During talks with China’s leaders, UN Secretary General Antonio Guterres raised the plight of ethnic Uighur Muslims in the country’s Xinjiang region and stressed that Beijing must fully respect human rights, his spokesman said Monday.
Guterres faced pressure to address human rights during his visit to Beijing where he attended a summit on Saturday of China’s ambitious Belt and Road Initiative and held talks with President Xi Jinping.
The United Nations chief delivered a three-point message emphasizing that human rights must be respected in the fight against extremism, while recognizing China’s sovereignty and condemning terrorism.
“Human rights must be fully respected in the fight against terrorism and in the prevention of violent extremism,” UN spokesman Stephane Dujarric told reporters.
“Each community must feel that its identity is respected and that it fully belongs to the nation as a whole.”
As many as a million Uighurs and other mostly Muslim minorities are being held in internment camps in Xinjiang, according to a group of experts cited last year by the United Nations.
Beijing claims the camps are “vocational training centers” to steer people away from extremism and reintegrate them, in a region plagued by violence blamed on Uighur separatists or Islamists.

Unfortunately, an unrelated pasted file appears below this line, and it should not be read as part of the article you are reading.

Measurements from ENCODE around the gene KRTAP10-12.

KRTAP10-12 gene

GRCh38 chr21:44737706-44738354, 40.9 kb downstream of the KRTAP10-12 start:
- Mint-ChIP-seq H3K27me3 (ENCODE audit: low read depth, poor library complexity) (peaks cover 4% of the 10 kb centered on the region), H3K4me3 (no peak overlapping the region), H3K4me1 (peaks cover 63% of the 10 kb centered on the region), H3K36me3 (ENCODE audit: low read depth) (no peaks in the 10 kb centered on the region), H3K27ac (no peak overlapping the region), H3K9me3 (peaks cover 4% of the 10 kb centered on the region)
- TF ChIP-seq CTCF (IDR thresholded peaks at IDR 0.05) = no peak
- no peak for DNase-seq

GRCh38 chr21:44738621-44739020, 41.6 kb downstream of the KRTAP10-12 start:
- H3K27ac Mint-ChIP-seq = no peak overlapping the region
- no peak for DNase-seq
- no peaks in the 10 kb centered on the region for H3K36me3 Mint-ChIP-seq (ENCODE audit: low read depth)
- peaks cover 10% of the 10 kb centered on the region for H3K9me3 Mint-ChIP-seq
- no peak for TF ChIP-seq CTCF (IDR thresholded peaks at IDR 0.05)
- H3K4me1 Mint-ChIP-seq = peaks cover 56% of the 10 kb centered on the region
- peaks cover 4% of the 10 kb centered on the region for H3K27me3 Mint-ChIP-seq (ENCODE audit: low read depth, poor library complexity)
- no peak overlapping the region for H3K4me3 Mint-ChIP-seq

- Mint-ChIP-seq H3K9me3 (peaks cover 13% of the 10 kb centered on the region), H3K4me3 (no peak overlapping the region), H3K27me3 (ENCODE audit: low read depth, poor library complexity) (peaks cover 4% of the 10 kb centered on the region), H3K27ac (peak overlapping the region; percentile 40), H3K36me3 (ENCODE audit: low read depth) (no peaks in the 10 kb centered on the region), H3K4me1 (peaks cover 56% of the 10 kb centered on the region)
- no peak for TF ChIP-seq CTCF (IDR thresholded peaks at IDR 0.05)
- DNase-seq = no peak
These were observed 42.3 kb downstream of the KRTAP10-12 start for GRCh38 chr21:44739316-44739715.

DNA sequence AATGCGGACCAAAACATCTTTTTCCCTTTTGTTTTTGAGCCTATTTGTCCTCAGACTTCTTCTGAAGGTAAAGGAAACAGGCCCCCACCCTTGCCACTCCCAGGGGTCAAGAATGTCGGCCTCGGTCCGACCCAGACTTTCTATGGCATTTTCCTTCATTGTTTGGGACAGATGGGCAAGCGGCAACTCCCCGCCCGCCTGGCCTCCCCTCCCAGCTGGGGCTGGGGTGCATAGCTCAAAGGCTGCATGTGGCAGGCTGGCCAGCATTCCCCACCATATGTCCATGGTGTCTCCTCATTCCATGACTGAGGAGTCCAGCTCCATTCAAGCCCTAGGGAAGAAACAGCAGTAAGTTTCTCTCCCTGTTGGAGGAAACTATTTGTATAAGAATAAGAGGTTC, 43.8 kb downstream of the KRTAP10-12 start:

In the run-up to the trip, Guterres had met with UN ambassadors from the United States, Britain, Germany, the Netherlands, Australia, Canada and Turkey who urged him to address the situation in Xinjiang during his meetings, UN sources said.
That presented Guterres with a diplomatic challenge to discuss the ultra-sensitive matter with China, the UN’s second-largest financial contributor and a veto-wielding Security Council member.
UN High Commissioner for Human Rights Michelle Bachelet last month complained that she had yet to be given the green light by China for a fact-finding mission to the region following a request made in December.
Guterres told Chinese leaders that he “fully stands by the initiatives” of his rights chief, Dujarric said, but there was no announcement on dispatching an independent assessment team to Xinjiang.
Dujarric described the talks as “very cordial” and “frank,” adding that the dialogue will continue.
Human Rights Watch executive director Kenneth Roth last week wrote a scathing op-ed about Guterres, accusing him of being silent on human rights and firmly siding with quiet diplomacy since he became UN chief in January 2017.
Roth said Guterres had yet to speak out publicly on the plight of the Uighurs. “Instead, he praises China’s development prowess and rolls out the red carpet for President Xi Jinping.”
Guterres has visited China four times as UN secretary general.
– with reporting by AFP